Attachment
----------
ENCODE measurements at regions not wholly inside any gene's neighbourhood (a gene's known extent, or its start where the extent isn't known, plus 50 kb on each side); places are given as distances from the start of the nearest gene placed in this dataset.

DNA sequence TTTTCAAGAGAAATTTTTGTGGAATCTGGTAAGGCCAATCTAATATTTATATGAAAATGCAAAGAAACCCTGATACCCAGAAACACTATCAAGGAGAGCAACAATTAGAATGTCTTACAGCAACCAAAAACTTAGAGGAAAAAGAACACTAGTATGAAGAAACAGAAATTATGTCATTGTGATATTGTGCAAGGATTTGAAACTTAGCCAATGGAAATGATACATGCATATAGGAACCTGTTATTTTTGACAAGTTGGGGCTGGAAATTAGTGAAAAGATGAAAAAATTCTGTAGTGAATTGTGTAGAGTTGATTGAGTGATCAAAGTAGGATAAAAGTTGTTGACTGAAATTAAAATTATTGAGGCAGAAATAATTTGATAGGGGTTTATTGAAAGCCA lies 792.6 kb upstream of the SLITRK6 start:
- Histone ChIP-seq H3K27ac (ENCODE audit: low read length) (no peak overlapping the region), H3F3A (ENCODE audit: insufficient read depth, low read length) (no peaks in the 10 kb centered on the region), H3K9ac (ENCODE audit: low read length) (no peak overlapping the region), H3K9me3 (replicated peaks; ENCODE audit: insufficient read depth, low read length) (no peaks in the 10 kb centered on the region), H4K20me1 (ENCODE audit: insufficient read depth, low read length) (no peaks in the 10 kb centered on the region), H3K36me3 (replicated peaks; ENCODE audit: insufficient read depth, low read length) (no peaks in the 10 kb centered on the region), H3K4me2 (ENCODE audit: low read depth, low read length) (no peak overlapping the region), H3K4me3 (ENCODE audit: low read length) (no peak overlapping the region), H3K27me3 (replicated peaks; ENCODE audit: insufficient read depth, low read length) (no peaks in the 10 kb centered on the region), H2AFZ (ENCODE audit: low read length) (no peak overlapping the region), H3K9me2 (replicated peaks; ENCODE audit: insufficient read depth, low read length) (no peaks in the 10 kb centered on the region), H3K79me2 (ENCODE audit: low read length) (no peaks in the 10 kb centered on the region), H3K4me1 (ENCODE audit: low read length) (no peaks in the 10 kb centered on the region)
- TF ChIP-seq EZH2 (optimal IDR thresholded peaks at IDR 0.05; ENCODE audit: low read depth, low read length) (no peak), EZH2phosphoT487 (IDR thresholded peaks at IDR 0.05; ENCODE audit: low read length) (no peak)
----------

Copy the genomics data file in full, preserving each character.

ENCODE measurements at regions not wholly inside any gene's neighbourhood (a gene's known extent, or its start where the extent isn't known, plus 50 kb on each side); places are given as distances from the start of the nearest gene placed in this dataset.

DNA sequence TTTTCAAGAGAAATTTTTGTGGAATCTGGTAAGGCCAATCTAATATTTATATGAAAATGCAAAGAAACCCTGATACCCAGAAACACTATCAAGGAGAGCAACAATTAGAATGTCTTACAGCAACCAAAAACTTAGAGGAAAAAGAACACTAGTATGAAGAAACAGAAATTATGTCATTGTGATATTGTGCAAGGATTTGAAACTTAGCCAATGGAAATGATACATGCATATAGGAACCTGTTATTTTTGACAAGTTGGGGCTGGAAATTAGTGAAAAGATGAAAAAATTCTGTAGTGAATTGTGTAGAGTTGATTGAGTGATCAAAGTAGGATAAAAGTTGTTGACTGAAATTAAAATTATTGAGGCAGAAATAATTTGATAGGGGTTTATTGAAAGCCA lies 792.6 kb upstream of the SLITRK6 start:
- Histone ChIP-seq H3K27ac (ENCODE audit: low read length) (no peak overlapping the region), H3F3A (ENCODE audit: insufficient read depth, low read length) (no peaks in the 10 kb centered on the region), H3K9ac (ENCODE audit: low read length) (no peak overlapping the region), H3K9me3 (replicated peaks; ENCODE audit: insufficient read depth, low read length) (no peaks in the 10 kb centered on the region), H4K20me1 (ENCODE audit: insufficient read depth, low read length) (no peaks in the 10 kb centered on the region), H3K36me3 (replicated peaks; ENCODE audit: insufficient read depth, low read length) (no peaks in the 10 kb centered on the region), H3K4me2 (ENCODE audit: low read depth, low read length) (no peak overlapping the region), H3K4me3 (ENCODE audit: low read length) (no peak overlapping the region), H3K27me3 (replicated peaks; ENCODE audit: insufficient read depth, low read length) (no peaks in the 10 kb centered on the region), H2AFZ (ENCODE audit: low read length) (no peak overlapping the region), H3K9me2 (replicated peaks; ENCODE audit: insufficient read depth, low read length) (no peaks in the 10 kb centered on the region), H3K79me2 (ENCODE audit: low read length) (no peaks in the 10 kb centered on the region), H3K4me1 (ENCODE audit: low read length) (no peaks in the 10 kb centered on the region)
- TF ChIP-seq EZH2 (optimal IDR thresholded peaks at IDR 0.05; ENCODE audit: low read depth, low read length) (no peak), EZH2phosphoT487 (IDR thresholded peaks at IDR 0.05; ENCODE audit: low read length) (no peak)